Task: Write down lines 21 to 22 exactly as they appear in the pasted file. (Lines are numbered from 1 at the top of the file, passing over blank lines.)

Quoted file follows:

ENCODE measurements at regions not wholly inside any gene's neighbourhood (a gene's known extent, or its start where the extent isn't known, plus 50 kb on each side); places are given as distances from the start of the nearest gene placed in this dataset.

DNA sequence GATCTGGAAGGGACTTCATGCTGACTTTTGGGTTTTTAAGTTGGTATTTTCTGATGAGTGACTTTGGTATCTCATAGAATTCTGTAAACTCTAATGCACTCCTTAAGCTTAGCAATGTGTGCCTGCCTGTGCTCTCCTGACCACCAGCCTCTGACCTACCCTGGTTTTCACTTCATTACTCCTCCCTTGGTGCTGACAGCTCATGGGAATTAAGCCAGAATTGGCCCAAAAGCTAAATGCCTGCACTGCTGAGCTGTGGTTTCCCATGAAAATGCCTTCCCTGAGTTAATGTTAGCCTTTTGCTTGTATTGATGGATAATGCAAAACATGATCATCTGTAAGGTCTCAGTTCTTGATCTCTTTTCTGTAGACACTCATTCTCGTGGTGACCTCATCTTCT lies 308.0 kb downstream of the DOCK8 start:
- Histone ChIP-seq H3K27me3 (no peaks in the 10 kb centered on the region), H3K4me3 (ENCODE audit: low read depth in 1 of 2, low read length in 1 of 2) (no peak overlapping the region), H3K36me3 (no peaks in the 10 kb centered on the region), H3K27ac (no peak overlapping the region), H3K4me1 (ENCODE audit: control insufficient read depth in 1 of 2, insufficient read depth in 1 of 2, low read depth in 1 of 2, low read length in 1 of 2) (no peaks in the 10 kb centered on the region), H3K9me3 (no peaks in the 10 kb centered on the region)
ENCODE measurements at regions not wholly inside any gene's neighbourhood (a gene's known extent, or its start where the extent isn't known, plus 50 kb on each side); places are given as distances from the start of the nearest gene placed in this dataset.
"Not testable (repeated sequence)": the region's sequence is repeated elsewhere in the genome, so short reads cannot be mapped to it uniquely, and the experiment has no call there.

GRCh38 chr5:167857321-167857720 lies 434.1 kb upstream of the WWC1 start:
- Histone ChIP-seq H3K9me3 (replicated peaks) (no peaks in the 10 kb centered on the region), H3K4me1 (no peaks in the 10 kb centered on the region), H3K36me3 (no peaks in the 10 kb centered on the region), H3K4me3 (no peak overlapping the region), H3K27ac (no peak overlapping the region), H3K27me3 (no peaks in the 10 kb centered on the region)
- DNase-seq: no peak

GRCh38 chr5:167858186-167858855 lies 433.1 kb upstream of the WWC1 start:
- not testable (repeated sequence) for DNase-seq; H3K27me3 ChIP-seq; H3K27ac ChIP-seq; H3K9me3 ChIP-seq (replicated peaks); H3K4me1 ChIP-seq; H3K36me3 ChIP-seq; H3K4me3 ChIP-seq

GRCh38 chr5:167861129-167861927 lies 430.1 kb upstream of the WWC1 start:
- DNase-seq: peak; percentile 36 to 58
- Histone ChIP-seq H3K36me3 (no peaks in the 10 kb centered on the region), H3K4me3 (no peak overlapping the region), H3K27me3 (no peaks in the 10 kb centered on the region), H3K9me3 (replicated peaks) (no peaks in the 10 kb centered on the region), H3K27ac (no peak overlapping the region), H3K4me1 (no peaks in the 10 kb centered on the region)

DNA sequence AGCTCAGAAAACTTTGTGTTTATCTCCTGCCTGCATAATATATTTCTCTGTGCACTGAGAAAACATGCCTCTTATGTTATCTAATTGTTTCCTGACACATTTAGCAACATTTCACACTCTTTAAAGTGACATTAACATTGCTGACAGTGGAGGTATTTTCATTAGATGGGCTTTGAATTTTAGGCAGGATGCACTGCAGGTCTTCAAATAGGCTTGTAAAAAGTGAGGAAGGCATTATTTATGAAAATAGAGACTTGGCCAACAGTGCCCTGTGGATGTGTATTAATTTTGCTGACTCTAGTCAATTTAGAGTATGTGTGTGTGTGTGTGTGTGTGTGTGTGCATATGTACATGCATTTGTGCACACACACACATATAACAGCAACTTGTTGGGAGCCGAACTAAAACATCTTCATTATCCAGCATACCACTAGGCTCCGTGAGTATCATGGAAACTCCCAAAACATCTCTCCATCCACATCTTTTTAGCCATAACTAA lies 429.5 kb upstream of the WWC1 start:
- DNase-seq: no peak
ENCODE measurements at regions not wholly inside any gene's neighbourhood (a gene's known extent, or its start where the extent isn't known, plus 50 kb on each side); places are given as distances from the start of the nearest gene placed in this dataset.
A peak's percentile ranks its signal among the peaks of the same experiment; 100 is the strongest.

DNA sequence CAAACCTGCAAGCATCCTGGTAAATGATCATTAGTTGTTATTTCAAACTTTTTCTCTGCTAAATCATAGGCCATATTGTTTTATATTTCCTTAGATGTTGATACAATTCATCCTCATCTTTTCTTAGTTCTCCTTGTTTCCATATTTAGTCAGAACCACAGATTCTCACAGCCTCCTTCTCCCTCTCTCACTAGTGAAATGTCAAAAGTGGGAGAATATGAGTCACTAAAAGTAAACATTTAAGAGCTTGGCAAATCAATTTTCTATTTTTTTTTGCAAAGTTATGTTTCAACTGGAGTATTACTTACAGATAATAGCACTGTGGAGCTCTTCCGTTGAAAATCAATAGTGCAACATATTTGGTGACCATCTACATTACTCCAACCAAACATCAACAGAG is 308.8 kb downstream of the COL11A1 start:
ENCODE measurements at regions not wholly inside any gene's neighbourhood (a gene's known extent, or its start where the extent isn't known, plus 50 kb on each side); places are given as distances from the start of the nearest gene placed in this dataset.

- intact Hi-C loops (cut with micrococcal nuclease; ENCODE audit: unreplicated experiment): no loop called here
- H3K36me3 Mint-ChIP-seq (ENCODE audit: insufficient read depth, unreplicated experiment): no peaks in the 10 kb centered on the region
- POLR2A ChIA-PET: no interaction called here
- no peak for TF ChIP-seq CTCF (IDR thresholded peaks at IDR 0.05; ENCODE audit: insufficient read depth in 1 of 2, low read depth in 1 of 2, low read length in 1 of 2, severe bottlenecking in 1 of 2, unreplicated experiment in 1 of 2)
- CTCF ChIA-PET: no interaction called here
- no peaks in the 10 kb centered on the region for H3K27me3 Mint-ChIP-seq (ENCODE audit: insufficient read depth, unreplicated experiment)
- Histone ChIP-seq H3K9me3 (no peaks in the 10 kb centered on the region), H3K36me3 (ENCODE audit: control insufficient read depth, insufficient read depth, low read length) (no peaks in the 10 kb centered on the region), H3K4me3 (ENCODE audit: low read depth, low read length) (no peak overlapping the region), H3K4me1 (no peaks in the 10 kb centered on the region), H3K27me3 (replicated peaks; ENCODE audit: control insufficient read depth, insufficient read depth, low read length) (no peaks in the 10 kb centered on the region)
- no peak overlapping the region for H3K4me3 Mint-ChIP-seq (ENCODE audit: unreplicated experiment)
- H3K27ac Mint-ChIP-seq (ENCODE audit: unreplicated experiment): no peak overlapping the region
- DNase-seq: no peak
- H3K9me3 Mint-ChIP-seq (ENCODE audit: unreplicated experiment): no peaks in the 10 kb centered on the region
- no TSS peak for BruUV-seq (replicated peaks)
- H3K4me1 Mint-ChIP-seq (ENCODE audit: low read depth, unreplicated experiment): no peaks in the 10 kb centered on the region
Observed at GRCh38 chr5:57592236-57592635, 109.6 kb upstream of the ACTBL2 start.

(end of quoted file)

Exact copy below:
- H3K36me3 Mint-ChIP-seq (ENCODE audit: insufficient read depth, unreplicated experiment): no peaks in the 10 kb centered on the region
- POLR2A ChIA-PET: no interaction called here